In “Nuclear Energy Will Not Be the Solution to Climate Change,” Allison Macfarlane—a former student of mine—argues that nuclear power is too flawed and expensive to be a serious candidate in the search for solutions to climate change. Many of her factual observations are accurate, but her argument on the whole is not. She notes that recent nuclear projects have been too slow and costly for them to play a major role in getting climate change under control. She is correct that some have been but incorrect in implying that this is universal and must remain the case.

The success of a nuclear power project depends not only on technology but also on the political environment. Since the 1970s, the political left in many democracies has ensured the failure of nuclear power by undermining regulatory certainty and contributing to instability in the sector. A credible discussion of the contributions nuclear facilities could make to mitigating climate change is impossible if we ignore that nuclear energy is expensive in large part because of the regulatory hurdles that some governments have thrown up around the sector. This is what  Macfarlane does, which is striking because she served as chair of the Nuclear Regulatory Commission.

Success of a nuclear power project depends on the political environment.
Nuclear success and failure tend to be self-fulfilling prophecies. When societies signal that they want successful nuclear power projects, they tend to succeed. Consider, for example, the experiences of Belgium and France, where nuclear power provides about 51 percent and 78 percent of national total electricity, respectively. Contrast that with the United States, where nuclear power typically provides about 18 percent of national electricity but where only two new units—now approaching startup—have been initiated since 1974. Nuclear power in the United States has been rendered terminally expensive, yet its technology is essentially the same as the great majority of the 450 nuclear power reactors operating worldwide.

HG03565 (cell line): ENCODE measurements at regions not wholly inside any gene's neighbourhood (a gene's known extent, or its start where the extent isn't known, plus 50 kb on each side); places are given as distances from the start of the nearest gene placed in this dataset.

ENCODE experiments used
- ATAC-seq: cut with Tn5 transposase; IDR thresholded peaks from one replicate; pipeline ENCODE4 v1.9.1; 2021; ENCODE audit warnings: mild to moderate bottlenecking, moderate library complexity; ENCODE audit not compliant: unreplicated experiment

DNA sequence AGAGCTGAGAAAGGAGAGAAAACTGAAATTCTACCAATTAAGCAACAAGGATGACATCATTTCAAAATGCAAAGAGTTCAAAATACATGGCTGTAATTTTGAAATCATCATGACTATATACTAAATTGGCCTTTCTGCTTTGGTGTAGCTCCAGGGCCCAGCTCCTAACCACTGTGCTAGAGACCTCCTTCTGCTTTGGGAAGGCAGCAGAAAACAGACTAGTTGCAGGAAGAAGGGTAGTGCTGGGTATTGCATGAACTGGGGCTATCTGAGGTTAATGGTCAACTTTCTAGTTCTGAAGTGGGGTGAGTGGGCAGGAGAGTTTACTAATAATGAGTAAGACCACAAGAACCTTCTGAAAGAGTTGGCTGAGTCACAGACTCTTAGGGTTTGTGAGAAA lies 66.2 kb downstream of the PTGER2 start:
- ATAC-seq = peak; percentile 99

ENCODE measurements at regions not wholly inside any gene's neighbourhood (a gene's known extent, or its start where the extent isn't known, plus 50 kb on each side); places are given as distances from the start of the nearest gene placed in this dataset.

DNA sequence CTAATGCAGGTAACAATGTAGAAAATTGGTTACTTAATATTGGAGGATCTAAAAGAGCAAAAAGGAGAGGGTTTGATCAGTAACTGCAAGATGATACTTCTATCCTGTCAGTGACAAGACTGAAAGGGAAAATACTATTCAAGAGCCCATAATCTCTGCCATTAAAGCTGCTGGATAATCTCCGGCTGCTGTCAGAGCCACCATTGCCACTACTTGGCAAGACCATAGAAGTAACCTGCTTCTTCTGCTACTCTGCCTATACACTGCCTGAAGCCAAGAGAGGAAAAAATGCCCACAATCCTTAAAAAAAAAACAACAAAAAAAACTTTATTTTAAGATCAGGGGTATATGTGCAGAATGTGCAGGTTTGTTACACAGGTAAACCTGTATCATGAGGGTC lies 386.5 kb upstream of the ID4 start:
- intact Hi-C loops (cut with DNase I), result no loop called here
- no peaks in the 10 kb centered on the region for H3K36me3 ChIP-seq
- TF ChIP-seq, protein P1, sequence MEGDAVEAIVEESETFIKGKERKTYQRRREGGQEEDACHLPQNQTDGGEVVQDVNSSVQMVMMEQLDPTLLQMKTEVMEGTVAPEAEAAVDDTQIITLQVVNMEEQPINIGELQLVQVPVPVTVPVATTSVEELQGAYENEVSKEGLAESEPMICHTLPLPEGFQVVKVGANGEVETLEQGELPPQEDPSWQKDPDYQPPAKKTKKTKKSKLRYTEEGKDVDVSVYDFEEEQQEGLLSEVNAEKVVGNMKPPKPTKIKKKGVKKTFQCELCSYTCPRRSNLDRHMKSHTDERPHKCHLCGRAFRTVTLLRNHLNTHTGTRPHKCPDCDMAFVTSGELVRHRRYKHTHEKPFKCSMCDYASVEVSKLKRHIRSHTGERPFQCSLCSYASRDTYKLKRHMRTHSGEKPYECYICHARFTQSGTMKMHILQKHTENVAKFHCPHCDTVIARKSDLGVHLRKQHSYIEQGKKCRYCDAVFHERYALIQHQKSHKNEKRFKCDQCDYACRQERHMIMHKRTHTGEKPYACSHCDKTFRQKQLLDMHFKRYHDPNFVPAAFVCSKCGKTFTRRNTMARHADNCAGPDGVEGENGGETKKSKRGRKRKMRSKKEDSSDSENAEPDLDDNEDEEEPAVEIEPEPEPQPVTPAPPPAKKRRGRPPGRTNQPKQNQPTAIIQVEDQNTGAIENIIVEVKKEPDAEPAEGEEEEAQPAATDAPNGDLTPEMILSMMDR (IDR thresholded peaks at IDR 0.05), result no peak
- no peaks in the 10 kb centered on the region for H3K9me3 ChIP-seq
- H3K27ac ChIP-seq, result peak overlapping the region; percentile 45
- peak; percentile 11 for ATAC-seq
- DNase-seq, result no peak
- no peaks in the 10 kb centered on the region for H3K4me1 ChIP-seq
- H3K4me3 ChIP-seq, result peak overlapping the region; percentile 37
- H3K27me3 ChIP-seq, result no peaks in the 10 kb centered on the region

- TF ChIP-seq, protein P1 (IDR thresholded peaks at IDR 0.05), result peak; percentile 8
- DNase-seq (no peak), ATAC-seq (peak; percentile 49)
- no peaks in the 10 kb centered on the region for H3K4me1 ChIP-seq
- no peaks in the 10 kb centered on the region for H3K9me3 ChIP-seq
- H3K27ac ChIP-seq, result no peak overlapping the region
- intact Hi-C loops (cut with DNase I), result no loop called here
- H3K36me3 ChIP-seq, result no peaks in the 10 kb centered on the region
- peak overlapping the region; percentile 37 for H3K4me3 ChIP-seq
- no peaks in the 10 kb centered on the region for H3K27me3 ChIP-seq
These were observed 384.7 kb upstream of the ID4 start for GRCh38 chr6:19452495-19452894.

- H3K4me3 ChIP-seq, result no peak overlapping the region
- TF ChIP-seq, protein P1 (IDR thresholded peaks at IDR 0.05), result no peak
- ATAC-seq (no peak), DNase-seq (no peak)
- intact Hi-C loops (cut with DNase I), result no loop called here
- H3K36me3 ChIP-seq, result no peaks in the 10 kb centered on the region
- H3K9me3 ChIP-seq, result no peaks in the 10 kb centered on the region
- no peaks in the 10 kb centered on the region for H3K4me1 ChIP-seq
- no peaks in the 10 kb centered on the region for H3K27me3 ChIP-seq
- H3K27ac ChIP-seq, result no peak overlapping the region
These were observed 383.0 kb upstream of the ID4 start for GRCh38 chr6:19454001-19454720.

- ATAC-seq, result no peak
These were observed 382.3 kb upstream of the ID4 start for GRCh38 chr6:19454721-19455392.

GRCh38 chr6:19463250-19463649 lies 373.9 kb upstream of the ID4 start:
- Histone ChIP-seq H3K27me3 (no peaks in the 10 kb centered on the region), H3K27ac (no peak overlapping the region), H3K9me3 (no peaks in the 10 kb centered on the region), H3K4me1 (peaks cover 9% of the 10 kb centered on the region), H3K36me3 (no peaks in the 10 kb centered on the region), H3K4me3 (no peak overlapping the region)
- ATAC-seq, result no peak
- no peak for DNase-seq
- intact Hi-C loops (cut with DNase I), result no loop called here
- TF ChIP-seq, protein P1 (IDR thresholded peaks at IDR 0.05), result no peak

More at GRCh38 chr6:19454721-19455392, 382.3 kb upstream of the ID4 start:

According to many estimates, the world has about 60 years to decarbonize the global energy economy. Success will require international consensus and urgency, analogous to a government operating in wartime. Proceeding as usual will likely ensure failure.

Nuclear power can come in better forms than those that currently exist. As Macfarlane notes, it will require time and resources to realize those innovations. But it is an important part of the “all of the above” portfolio approach to mitigating climate change. Should Macfarlane’s pessimistic view of the possibilities prevail, the likelihood for timely initiatives and success will remain poor, as will the probability of saving the planet.

MICHAEL GOLAY is Professor of Nuclear Science and Engineering at the Massachusetts Institute of Technology.

 

The Real Future of Energy Is Nuclear

Wade Allison

In a recent article in Foreign Affairs, “Nuclear Energy Will Not Be the Solution to Climate Change,” Allison Macfarlane paints a gloomy picture of the likely contribution of nuclear power. But she is wrong to extrapolate from the failure of the nuclear industry in the past 40 years, just as it was wrong to predict that the pharmaceutical industry would take decades to find a vaccine for COVID-19. A global emergency raises the stakes of the game—and climate change qualifies as a global emergency.

The three widely available sources of energy are “renewables” (such as wind, hydroelectricity, and solar power), fossil fuels, and nuclear energy. These are all natural—only the technology to use them is manmade. Macfarlane hails renewables as “noncarbon-emitting energy technologies that are ready to be deployed today, not ten or 20 years from now.” But “farms” to harvest the diluted energy of renewables are vast and vulnerable to extreme weather; worse, they are unreliable. Look no farther than California and Texas, where rolling blackouts and outages left people without power—in the Lone Star State, this happened when temperatures were plummeting, and the lack of heat led to some 200 deaths.

Nuclear power, in contrast, can safely provide energy anytime and anywhere. Macfarlane is right, however, that since 1980, the nuclear industry has failed miserably, hampered by a widespread fear of nuclear technology. This increased after the accident at Three Mile Island in 1979, which caused no loss of life but coincided with the release of The China Syndrome, a blockbuster film featuring an utterly unrealistic nuclear meltdown. The accident at Fukushima Daiichi in northern Japan in 2011 further eroded confidence in nuclear energy, despite the fact that no casualties were associated with that accident, either.